A non-healing corneal ulcer (indolent or Boxer ulcer) is a superficial break in the corneal epithelial surface that refuses to heal. Indolent corneal ulcers have a characteristic non-adherent area of epithelium around the edge of the ulcer. This non-adherent epithelium cannot stick to the surface of the eye and peels off, much like a sunburn. These ulcers typically fail to heal with medical management alone and affects middle-aged to older dogs. Boxers develop this condition more often and may be affected at a younger age than other breeds.
The cornea is the clear surface of the front of the eye. It is covered with epithelium similar to the skin that covers the rest of the body. An ulcer is a break in the epithelium, similar to a scrape or abrasion of the skin. Fibronectin is a scab-like substance that forms across a corneal ulcer immediately after wounding and serves as a base for epithelial cells to migrate over and heal the wound. As these cells migrate, the fibronectin is removed by a series of enzymes. If the fibronectin is removed prematurely by excessive enzyme production or fails to be removed due to lack of enzymes, the corneal ulcer fails to heal. Although the exact reason indolent ulcers occur is unknown, dogs with this condition are found to have an abnormal layer in the superficial corneal stroma. It is thought that this abnormal layer prevents normal adhesion of the epithelium to the stroma. Approximately 80% of indolent ulcers are secondary to excessive enzyme production and about 20% from too little enzyme being produced. Excessive blood vessel infiltrate and scarring of the cornea may occur when indolent ulcers are allowed to heal without treatment. Scarring may be severe enough to permanently limit vision in the affected eye.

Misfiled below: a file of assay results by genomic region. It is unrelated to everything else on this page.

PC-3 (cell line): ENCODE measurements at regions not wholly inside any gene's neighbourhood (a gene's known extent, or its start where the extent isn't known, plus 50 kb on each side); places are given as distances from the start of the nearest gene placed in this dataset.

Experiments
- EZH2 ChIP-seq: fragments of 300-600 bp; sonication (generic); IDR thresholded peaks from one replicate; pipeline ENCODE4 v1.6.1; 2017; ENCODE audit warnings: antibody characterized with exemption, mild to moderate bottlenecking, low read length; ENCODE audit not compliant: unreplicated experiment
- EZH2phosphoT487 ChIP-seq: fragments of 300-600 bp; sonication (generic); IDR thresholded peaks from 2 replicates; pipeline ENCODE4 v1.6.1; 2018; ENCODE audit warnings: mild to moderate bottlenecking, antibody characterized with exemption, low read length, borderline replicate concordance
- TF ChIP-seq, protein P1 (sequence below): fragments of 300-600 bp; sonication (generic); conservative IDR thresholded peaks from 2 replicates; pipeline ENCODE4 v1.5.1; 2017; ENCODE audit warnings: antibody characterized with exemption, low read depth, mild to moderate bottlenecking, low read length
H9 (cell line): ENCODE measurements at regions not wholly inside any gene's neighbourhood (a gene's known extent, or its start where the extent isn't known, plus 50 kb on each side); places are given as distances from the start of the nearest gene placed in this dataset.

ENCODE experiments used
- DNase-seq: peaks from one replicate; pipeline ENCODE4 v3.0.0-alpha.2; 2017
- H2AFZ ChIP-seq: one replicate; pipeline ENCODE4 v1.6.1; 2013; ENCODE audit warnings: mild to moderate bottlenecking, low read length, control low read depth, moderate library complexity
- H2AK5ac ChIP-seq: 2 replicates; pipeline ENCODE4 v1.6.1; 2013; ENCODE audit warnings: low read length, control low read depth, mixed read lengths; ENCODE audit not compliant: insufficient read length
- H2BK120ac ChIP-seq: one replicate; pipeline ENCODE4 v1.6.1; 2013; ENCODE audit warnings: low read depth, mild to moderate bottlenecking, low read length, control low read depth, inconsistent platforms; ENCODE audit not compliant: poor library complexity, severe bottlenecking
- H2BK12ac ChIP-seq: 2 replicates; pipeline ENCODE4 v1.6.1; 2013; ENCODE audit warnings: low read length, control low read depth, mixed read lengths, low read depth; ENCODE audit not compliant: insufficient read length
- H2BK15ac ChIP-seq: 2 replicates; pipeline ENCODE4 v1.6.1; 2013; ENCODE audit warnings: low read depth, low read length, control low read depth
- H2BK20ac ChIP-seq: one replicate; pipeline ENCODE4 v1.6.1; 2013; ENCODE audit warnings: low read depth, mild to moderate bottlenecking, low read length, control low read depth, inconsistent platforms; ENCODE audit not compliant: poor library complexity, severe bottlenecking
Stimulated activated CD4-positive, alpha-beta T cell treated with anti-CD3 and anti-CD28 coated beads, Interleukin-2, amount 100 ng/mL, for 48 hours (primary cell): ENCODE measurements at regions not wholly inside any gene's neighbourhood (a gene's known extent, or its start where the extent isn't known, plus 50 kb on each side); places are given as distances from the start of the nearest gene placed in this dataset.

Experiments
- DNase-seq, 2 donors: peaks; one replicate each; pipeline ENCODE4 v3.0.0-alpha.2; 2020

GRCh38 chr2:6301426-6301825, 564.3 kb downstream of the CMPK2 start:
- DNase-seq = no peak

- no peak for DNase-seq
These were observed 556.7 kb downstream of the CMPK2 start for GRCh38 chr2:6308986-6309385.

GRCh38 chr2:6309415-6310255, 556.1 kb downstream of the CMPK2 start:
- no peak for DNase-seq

Whenever your pet is showing signs of a health issue your first step is to contact your primary care veterinarian. If it is indicated that your pet may suffer from an indolent corneal ulcer or another serious condition, a veterinary specialist is available at an ExpertVet certified or affiliated hospital.
Indolent ulcers present with the same symptoms as other ulcers including increased tearing, squinting, frequent blinking, corneal haziness, and red eye. An indolent corneal ulcer is diagnosed by its appearance and history of failure to respond to proper medical therapy. Generally, corneal ulcers heal very rapidly and often do not require any treatment. Some ulcers do require topical treatment. Under normal conditions even large superficial ulcerations should heal completely in five to seven days with minimal scarring. When an ulcer fails to heal and demonstrates a characteristic appearance, it is diagnosed as an indolent or non-healing ulcer. Indolent ulcers may take up to six months to a year to heal without treatment.
A veterinary ophthalmologist can frequently diagnose a non-healing ulcer based solely upon your pet’s history and the appearance of the eye. When a cotton swab is gently wiped across the surface of the anesthetized eye, the abnormal epithelium will easily peel away. It is important to rule out an underlying cause for the ulcer such as trauma, a foreign body under the third eyelid or abnormal eyelashes. Simply blinking the eyelids may cause the epithelium to pull away from the abnormal stroma resulting in an ulcer.